Opinion Article Influence of Androgen Levels on Conception Probability in Patients Undergoing Fertility Treatment
Received Date: May 11, 2019; Published Date: May 15, 2019
Sterility is becoming an increasing issue, with estimated every seventh couple experiencing an unfulfilled desire to have children for more than a year . As fulfilling the wish for a child is postponed in later periods of time by more and more women there is an increasing number of reproductive treatments, especially in-vitro fertilization (IVF) and intracytoplasmatic sperm injection (ICSI). Up to now, more than eight million children have been born after IVF or ICSI worldwide . There are several potential causes for sterility. The three main reasons for sterility are disorders of ovarian function, anatomical causes, as pathological tubal patency or diminished motility of the tubes, and andrological subfertility . Around 30% of all infertile women have anovulatory cycles. Mostly, this is attributed to polycystic ovaries (PCOS) characterized by high androgen levels, oligo- amenorrhea and enlarged ovaries > 34 mm with at least 20 peripheral antral follicles < 10 mm . The relationship between hyperandrogenaemia and sterility has already been clearly proven. At the same time an increasing evidence for low androgen levels being a risk factor for sterility in women can be detected within the literature. Nevertheless, data regarding the connection between female androgen levels and sterility, as well as conception rates after fertility treatment in these patients are sparse and rather contradictive .
At the beginning of this year our research group did publish the results of a monocentre retrospective study showing that there does not exist a significant correlation between female androgen blood concentrations and reproductive outcomes. However, there was a trend to higher conception rates after fertility treatment in women with higher blood concentrations of testosterone, androstendione and dehydroepiandrosteronsulfat . We conclude that the relationship between serum androgen levels in women and sterility as well as reproductive outcomes should be investigated in larger prospective multicentre studies. Although hypoandrogenaemia is almost not considered with high awareness in women under sterility therapy it seems to be logical that it might be a risk factor for unsuccessful treatment. Androgens as well as estrogens count to steroid derivates being the main products of ovarian synthesis. A disturbed ovarian function goes along with a lower conception probability even under sterility therapy. Premature ovarian failure being regarded as the extreme form of ovarian dysfunction is characterized of cumulative pregnancy rates < 5% . Based on these pathophysiologic findings several therapeutic approaches have been introduced into reproductive medicine within the last years. For improving conception rates a substitution with androgens, especially dehydroepiandrosterone (DHEA), is recommended by several working groups-particularly before the use of assisted reproductive technologies. Interestingly, for some years – even though experimental – androgens, mostly DHEA in a dose of 25 mg three times a day, have been applied to women with limited ovary reserve over a period of 2-3 months before starting hormonal stimulation treatment. This should stimulate follicles to grow and the amount of punctured eggs to increase. Triantafyllidou et al. state that after poor response to an ovarian stimulation treatment due to limited ovarian reserve, the steroid synthesis and the follicle recruitment might be increased by giving DHEA [8-9]. This means the number of maturing preantral follicles and possibly also the number of mature follicles could be increased. In contrast, there are also authors who do not recommend androgen substitution with women with fertility problems for lack of evidence. Yeung et al., for example, published a small placebo controlled randomized study: 16 women with poor response were gaining DHEA. This did not affect the pregnancy rate . Only limited data has been available so far to explain the benefit of an androgen treatment with women with fertility problems. For this reason, the American Endocrine Society does not recommend androgen substitution in its guidelines. A severe problem can be seen in the fact that any clear definition of the androgen deficiency syndrome in sterile women does not exist.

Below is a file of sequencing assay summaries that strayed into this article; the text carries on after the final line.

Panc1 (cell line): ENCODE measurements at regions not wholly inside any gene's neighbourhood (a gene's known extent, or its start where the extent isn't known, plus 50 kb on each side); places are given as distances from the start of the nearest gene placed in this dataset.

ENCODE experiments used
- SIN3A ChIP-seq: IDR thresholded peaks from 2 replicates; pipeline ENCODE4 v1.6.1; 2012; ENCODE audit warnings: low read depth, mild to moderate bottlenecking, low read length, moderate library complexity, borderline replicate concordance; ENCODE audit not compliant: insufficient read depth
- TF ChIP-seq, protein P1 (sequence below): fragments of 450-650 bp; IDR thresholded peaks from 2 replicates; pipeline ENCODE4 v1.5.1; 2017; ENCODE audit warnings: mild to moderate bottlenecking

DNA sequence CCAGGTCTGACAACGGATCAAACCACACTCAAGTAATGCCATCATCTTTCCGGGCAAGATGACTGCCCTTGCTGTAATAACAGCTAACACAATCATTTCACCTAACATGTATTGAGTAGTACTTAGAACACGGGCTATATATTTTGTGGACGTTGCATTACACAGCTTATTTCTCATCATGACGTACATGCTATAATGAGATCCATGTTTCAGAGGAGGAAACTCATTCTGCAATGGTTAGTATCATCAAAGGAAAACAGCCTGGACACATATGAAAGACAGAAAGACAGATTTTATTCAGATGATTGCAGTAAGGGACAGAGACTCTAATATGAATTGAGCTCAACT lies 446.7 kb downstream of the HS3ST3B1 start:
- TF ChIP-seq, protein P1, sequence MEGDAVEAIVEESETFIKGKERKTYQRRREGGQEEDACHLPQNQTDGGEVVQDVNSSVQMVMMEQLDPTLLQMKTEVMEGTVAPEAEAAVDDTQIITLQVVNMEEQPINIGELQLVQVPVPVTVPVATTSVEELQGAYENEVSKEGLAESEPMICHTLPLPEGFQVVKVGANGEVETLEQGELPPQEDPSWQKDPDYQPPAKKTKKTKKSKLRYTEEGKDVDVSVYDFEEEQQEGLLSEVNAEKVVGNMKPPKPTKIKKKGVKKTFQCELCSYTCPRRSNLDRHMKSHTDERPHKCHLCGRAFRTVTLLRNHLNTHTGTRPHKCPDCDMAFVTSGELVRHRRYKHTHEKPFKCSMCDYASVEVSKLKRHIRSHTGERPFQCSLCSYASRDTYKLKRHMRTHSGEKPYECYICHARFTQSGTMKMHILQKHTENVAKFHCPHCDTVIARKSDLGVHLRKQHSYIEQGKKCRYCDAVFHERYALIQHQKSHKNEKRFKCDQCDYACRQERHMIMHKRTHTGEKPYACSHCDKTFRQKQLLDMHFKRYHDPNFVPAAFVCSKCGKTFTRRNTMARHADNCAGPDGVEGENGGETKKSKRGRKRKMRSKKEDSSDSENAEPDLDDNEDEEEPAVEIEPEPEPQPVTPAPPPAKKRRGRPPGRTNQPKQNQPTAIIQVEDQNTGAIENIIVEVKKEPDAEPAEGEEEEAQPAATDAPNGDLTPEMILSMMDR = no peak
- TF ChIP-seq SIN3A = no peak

All in all androgen substitution in women with unfulfilled wish for a child receiving fertility treatment might be a promising therapeutic approach with low risk-especially before initiating a therapy with multi-follicular stimulation. The challenges for the future will be to create more clinical evidence with the aid of prospective clinical trials and to define the syndrome of androgen deficiency in women with sterility with the possibility to find groups of patients who might benefit from a pre-therapeutic androgen supplementation.
Conflict of interest
The author reports no conflict of interest.
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